Page:United States Statutes at Large Volume 7.djvu/93

From Wikisource
Jump to navigation Jump to search
This page needs to be proofread.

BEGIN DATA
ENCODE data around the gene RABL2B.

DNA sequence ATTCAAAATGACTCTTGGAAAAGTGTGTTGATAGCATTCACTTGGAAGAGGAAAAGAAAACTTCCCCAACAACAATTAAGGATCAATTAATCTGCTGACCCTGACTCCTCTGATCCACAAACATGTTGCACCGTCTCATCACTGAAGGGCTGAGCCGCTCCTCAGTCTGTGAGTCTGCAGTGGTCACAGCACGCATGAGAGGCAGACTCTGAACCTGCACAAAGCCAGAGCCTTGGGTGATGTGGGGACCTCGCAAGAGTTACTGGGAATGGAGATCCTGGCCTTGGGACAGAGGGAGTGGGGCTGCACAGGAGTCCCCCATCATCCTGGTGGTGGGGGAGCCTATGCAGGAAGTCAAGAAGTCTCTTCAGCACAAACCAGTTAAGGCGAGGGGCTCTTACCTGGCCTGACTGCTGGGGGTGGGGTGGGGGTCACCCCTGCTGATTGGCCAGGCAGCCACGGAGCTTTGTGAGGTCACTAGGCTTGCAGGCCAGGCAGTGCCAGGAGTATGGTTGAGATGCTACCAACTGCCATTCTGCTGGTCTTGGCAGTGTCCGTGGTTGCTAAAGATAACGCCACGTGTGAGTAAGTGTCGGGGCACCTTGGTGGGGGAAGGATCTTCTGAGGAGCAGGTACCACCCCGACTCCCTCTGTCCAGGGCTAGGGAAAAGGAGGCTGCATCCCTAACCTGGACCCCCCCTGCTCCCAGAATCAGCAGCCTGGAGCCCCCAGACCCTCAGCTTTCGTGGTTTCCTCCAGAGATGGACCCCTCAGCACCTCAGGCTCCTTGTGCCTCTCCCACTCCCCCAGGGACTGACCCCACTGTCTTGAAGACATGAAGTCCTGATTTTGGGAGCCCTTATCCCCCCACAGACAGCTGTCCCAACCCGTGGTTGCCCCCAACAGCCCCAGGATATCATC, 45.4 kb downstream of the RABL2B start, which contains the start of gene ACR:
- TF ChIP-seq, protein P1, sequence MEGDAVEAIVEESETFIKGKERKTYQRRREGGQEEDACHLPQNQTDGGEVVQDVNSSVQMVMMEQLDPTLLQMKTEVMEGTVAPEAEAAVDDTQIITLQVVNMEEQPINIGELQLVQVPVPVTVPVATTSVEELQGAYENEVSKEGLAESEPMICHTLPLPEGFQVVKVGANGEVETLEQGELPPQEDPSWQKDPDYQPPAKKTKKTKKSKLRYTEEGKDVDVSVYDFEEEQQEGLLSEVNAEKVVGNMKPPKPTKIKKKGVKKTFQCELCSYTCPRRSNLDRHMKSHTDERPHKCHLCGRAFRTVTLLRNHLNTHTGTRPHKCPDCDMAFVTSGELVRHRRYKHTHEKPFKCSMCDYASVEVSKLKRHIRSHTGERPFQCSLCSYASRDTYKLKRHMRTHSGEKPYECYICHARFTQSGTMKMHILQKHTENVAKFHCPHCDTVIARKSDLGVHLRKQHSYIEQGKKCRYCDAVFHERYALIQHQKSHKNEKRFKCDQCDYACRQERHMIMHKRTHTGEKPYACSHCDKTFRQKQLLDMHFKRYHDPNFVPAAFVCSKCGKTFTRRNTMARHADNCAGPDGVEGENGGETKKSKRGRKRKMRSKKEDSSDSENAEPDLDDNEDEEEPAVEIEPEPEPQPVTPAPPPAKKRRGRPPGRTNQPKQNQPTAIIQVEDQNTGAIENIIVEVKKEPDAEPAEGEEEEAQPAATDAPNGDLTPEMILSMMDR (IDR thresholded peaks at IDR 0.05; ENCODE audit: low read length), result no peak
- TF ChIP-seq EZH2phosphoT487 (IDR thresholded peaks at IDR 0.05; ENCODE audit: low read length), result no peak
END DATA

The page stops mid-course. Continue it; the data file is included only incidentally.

TREATY WITH THE PIANKESHAWS. 1804. 83 Teta Buxika, Hocking Pomskann, Bokongeheias, Tomaquca, or the Beaver. Alimee, or Geo. White Eyes, Signed, sealed and delivered in the presence of Jno. Gibson, Secretary to the Com. missioner. Henry Vanderburgh, one of the Judges of the Indiana Territory. Vigo, Colonel of Knox County I. T. Militia. B. Parker, Attorney General of the Indiana Territory. Jno. Rice Jones, of the Indiana Territory. Robert Buntin, Prothonotary of Knox County, Indiana Territory. Geo. Wallace, Jun. of the Indiana Territory. Antoine Marchal, of I. T. Joseph Barron, interpreter. Edw’d. Hempstead, Attorney at law. I do certify that each and every article of the foregoing treaty was carefully explained and precisely interpreted by me to the Delaware chiefs who have signed the same. (Signed) _JOHN GIBSON. To the Indian names are subjoined a mark and seal. A T R E A T Y Between the United States of America, and the Piankes/zaw tribe Aug. 27, 1804. qi, FP€O(2aT8?g0n' 8 . , - Tm: President of the United States, by William Henry Harrison, mmigggd J°”· Governor of the Indiana territory, superintendent of Indian affairs; and ’ ' commissioner plenipotentiary of the United States, for concluding any treaty or treaties which may be found necessary with any of the Indian tribes north west of the river Ohio; and the chiefs and head men of the Piankeshaw tribe, have agreed to the following articles, which when ratified by the President of the United States, by and with the advice and consent of the Senate, shall be binding upon the said parties. Aivrrctn 1. The Piankeshaw tribe relinquishes, and cedes to the Cessionof land United States for ever, all that tract of country which lies between the *0 We U- S- Ohio and Wabash rivers, and below Clark’s grant; and the tract called the Vincennes tract, which was ceded by the treaty of Fort Wayne, and a line connecting the said tract and grant, to be drawn parallel to the general course of the road leading from Vincennes to the falls of the Ohio, so as not to pass more than half a mile to the northward of the most northerly bend of said road. ARTICLE 2. The Piankeshaw tribe acknowledges explicitly the right Acknowledg. of the Kaskaskia tribe to sell the country which they have lately ceded ¤¥¤¢¤¢ of the, to the United States, and which is seperated from the lands of the f;§;']:i:;*:fSI;Hs' Piankeshaws by the ridge or high land which divides the waters of the certain land. Wabash from the waters of the Saline creek; and by that which divides the waters of the said Wabash from those which flow into the Au-vase and other branches of the Mississippi. ARTICLE 3. An additional annuity of two hundred dollars shall be Additional anpaid by the United States to the said tribe for ten years, in money, nuitywbe paid merchandize, provisions, or domestic animals, and implements of hus- :23,; gigs' bandry, at the option of the said tribe; and this annuity, together with years. goods to the value of seven hundred dollars, which are now delivered to them by the commissioner of the United States, is considered as a full compensation for the above-mentioned relinquishment. Awrrcma 4. The United States reserve to themselves the right of